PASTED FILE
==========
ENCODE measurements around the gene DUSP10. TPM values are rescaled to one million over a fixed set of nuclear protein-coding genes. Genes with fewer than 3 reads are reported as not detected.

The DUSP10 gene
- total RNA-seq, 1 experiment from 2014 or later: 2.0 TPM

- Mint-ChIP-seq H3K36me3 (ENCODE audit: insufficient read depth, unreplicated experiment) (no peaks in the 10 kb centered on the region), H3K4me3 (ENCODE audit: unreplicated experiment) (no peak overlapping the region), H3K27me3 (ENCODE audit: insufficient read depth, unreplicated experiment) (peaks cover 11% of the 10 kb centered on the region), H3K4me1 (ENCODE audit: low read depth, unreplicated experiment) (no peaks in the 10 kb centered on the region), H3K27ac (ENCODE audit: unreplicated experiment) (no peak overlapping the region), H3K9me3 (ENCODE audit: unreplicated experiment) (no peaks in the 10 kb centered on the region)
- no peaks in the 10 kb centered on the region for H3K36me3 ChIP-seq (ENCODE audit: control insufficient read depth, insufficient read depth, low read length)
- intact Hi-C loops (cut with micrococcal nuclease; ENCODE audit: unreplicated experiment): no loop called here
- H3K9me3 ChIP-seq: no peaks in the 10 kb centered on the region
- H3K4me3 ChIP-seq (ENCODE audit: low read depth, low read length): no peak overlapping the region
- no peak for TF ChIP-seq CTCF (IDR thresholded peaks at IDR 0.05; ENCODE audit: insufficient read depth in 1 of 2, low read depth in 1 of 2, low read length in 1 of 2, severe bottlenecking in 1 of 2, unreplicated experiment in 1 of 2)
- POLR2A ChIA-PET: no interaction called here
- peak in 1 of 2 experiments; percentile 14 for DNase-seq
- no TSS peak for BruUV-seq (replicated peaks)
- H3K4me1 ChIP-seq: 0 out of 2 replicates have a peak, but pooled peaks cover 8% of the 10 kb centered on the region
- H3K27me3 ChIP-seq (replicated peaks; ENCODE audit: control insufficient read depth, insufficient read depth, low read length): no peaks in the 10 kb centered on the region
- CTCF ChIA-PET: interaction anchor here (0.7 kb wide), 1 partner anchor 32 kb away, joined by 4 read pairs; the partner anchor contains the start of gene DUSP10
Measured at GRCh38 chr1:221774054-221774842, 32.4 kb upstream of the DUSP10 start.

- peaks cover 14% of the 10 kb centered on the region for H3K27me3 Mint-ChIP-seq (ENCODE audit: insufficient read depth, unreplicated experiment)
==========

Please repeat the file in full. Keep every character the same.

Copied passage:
ENCODE measurements around the gene DUSP10. TPM values are rescaled to one million over a fixed set of nuclear protein-coding genes. Genes with fewer than 3 reads are reported as not detected.

The DUSP10 gene
- total RNA-seq, 1 experiment from 2014 or later: 2.0 TPM

- Mint-ChIP-seq H3K36me3 (ENCODE audit: insufficient read depth, unreplicated experiment) (no peaks in the 10 kb centered on the region), H3K4me3 (ENCODE audit: unreplicated experiment) (no peak overlapping the region), H3K27me3 (ENCODE audit: insufficient read depth, unreplicated experiment) (peaks cover 11% of the 10 kb centered on the region), H3K4me1 (ENCODE audit: low read depth, unreplicated experiment) (no peaks in the 10 kb centered on the region), H3K27ac (ENCODE audit: unreplicated experiment) (no peak overlapping the region), H3K9me3 (ENCODE audit: unreplicated experiment) (no peaks in the 10 kb centered on the region)
- no peaks in the 10 kb centered on the region for H3K36me3 ChIP-seq (ENCODE audit: control insufficient read depth, insufficient read depth, low read length)
- intact Hi-C loops (cut with micrococcal nuclease; ENCODE audit: unreplicated experiment): no loop called here
- H3K9me3 ChIP-seq: no peaks in the 10 kb centered on the region
- H3K4me3 ChIP-seq (ENCODE audit: low read depth, low read length): no peak overlapping the region
- no peak for TF ChIP-seq CTCF (IDR thresholded peaks at IDR 0.05; ENCODE audit: insufficient read depth in 1 of 2, low read depth in 1 of 2, low read length in 1 of 2, severe bottlenecking in 1 of 2, unreplicated experiment in 1 of 2)
- POLR2A ChIA-PET: no interaction called here
- peak in 1 of 2 experiments; percentile 14 for DNase-seq
- no TSS peak for BruUV-seq (replicated peaks)
- H3K4me1 ChIP-seq: 0 out of 2 replicates have a peak, but pooled peaks cover 8% of the 10 kb centered on the region
- H3K27me3 ChIP-seq (replicated peaks; ENCODE audit: control insufficient read depth, insufficient read depth, low read length): no peaks in the 10 kb centered on the region
- CTCF ChIA-PET: interaction anchor here (0.7 kb wide), 1 partner anchor 32 kb away, joined by 4 read pairs; the partner anchor contains the start of gene DUSP10
Measured at GRCh38 chr1:221774054-221774842, 32.4 kb upstream of the DUSP10 start.

- peaks cover 14% of the 10 kb centered on the region for H3K27me3 Mint-ChIP-seq (ENCODE audit: insufficient read depth, unreplicated experiment)